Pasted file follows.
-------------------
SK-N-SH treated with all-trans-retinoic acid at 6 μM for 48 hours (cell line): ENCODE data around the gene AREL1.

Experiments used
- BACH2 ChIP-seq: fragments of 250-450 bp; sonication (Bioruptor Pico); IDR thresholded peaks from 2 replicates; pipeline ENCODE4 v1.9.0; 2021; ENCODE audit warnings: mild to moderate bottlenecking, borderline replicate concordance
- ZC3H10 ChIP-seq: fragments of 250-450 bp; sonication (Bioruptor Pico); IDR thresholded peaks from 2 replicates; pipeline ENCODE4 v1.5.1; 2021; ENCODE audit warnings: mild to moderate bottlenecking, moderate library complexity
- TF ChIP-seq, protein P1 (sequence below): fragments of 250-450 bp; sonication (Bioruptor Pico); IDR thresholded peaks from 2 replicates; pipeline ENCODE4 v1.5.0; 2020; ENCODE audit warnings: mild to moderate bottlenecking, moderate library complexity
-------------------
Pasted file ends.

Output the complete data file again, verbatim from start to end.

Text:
SK-N-SH treated with all-trans-retinoic acid at 6 μM for 48 hours (cell line): ENCODE data around the gene AREL1.

Experiments used
- BACH2 ChIP-seq: fragments of 250-450 bp; sonication (Bioruptor Pico); IDR thresholded peaks from 2 replicates; pipeline ENCODE4 v1.9.0; 2021; ENCODE audit warnings: mild to moderate bottlenecking, borderline replicate concordance
- ZC3H10 ChIP-seq: fragments of 250-450 bp; sonication (Bioruptor Pico); IDR thresholded peaks from 2 replicates; pipeline ENCODE4 v1.5.1; 2021; ENCODE audit warnings: mild to moderate bottlenecking, moderate library complexity
- TF ChIP-seq, protein P1 (sequence below): fragments of 250-450 bp; sonication (Bioruptor Pico); IDR thresholded peaks from 2 replicates; pipeline ENCODE4 v1.5.0; 2020; ENCODE audit warnings: mild to moderate bottlenecking, moderate library complexity